Dr Sultan al Jaber, President of COP28, during a meeting with Ursula von der Leyen, President of the European Commission, on 13 November, Source: European Commission

What will the EU push for at COP28?

What will the EU push for at COP28?

Both the European Commission and the European Committee of the Regions have particular agendas to pursue at the largest climate event of the year

If you haven’t heard – the 2023 United Nations Climate Change Conference, more commonly known as COP28, is kicking off this week in Dubai (UAE) with the aim of bringing back the global attention to the urgency required to effectuate positive climate results.

The summit, which will unfold between 30 November and 12 December at Expo City Dubai, will gather the most eminent stakeholders in global climate policy. As the government body, which has shown the highest commitment to climate action, the European Union has a vested interest in seeing concrete proposals, solutions and results coming out of these large-scale conferences.

With this in mind, here’s how the European Commission (EC) and the European Committee of the Regions (CoR) plan to make an impact at the upcoming climate conference.

The EU pushes for acceleration of green transition

COP28 President Dr Sultan Al Jaber and EU Climate Commissioner and Chief COP28 Negotiator Wopke Hoekstra met earlier this month and issued a statement, which declared shared conviction that the summit needs to push for even more commitment on green transition and CO2-reduction efforts in efforts to meet the goals of the Paris Agreement.

Once again, it seems, the EU will be a major force in driving the impetus towards finding solutions. One such thing will be the implementation of the Loss and Damage Fund, which was agreed upon during last year’s COP27 in Egypt.

Said Fund will provide grant capital to support some of the most vulnerable communities in developing countries impacted by climate change. The idea is that rich countries will contribute to mitigating the effects that their industries have caused to worsen the climate situation – in other words, climate justice.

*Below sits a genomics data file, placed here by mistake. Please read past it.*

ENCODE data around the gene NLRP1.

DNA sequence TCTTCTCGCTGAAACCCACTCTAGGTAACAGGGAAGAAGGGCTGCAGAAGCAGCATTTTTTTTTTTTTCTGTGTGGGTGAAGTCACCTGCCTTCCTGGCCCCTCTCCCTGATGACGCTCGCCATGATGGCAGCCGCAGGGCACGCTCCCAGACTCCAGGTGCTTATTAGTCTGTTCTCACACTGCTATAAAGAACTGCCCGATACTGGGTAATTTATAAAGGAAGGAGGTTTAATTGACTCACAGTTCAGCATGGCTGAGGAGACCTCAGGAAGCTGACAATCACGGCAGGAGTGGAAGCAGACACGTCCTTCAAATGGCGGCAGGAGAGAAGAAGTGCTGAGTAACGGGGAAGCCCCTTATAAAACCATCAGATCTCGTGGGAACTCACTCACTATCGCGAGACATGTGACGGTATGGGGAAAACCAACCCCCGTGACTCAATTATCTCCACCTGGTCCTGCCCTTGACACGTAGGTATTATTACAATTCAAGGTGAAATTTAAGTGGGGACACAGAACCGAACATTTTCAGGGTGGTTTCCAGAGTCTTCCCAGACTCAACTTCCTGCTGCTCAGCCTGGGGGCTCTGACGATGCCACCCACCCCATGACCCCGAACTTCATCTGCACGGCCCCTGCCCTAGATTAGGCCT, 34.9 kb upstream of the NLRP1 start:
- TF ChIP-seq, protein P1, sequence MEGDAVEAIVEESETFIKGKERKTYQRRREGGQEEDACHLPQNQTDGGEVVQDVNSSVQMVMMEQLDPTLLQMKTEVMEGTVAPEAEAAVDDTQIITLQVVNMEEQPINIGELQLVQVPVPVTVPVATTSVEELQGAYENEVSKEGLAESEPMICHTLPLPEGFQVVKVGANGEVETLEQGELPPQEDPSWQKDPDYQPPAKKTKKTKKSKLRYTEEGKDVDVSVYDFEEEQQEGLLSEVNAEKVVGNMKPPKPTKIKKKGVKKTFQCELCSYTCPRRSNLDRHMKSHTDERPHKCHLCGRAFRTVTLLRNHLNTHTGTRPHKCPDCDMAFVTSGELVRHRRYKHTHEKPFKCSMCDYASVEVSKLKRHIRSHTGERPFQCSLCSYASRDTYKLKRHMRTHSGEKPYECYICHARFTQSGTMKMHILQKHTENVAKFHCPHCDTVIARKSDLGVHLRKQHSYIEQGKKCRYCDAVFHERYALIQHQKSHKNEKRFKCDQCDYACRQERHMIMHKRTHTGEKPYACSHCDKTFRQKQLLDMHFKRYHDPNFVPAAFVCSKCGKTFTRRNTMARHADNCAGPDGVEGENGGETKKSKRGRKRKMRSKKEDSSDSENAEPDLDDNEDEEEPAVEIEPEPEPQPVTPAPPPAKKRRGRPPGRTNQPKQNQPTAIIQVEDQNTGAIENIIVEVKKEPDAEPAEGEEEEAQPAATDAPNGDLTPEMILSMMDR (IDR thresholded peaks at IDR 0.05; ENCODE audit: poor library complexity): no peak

Wopke Hoekstra said the EU is ready to announce a “substantial financial contribution” to the fund at COP28. The EU also hopes an agreement can be reached in Dubai on a new global goal of adaptation funding, which is one of the last remaining pieces of the Paris Agreement framework still to be finalized.

Leading by example, however, the EU is also urging other developed countries and leading international financial institutions, intergovernmental organizations and private sources, to provide enhanced and additional support for climate action “as well as to identify new and innovative sources of funding, including from the fossil fuel sector.”

As the question of adequate funding to finance the ambitious transition goals looms increasingly larger every year, the EU representatives are nevertheless weary that informing and educating the public also has to be a continuous effort in order to reap results.

That’s why, the European Commission has announced an entire program of side events at COP28. This will include more than 90 debates and panels on all things climate-related. Among these will be Energy Days and a Transport Day. Consult the full program here. You can also follow them online if you can’t make it to Dubai.

European cities and regions advocate for local voices to be heard

The European Committee of the Regions (CoR) is of the opinion that COP27 failed to achieve any respectable commitments on the part of the big players to ensure that the goal of limiting global warming to 1.5 degrees will stay within reach.

This is why, CoR will continue to advocate and push for the voices of the local and subnational governments to have a larger prominence in the debates, agreements and resolutions.

One big thing for the European institution will be to continue advocating a Global Goal on Adaptation based on resilience needs and solutions of specific localities. COP28 is an opportunity to give cities and regions the recognition they deserve as crucial actors in the fight against global warming.

CoR will send an 8-person delegation to the summit to lobby for more robust inclusion of the local governments in the decision-making process on climate action initiatives and funding allocations.

CoR will not be the only actor standing up for the interests of the local governments at COP28. Another organization that is sending a delegation to the event is ICLEI, which will present certain topics that global cities find to be of special importance.

ICLEI, in collaboration with UN-Habitat, is co-convening the Multilevel Action & Urbanization Pavilion at COP28, co-hosted by the Scottish Government and Bloomberg Philanthropies, along with partners like GCoM and C40 Cities. This platform will serve as a crucial focal point for discussions on city and subnational climate agendas.

Additionally, the first-ever Local Climate Action Summit (LCAS), hosted by the COP28 Presidency and Bloomberg Philanthropies, will mark a significant recognition of the essential role of local leaders in driving down emissions, confronting climate risks, and invigorating national climate initiatives.

COP28 is expected to convene over 70,000 participants, including heads of state, government officials, international industry leaders, private sector representatives, academics, experts, youth, and non-state actors.



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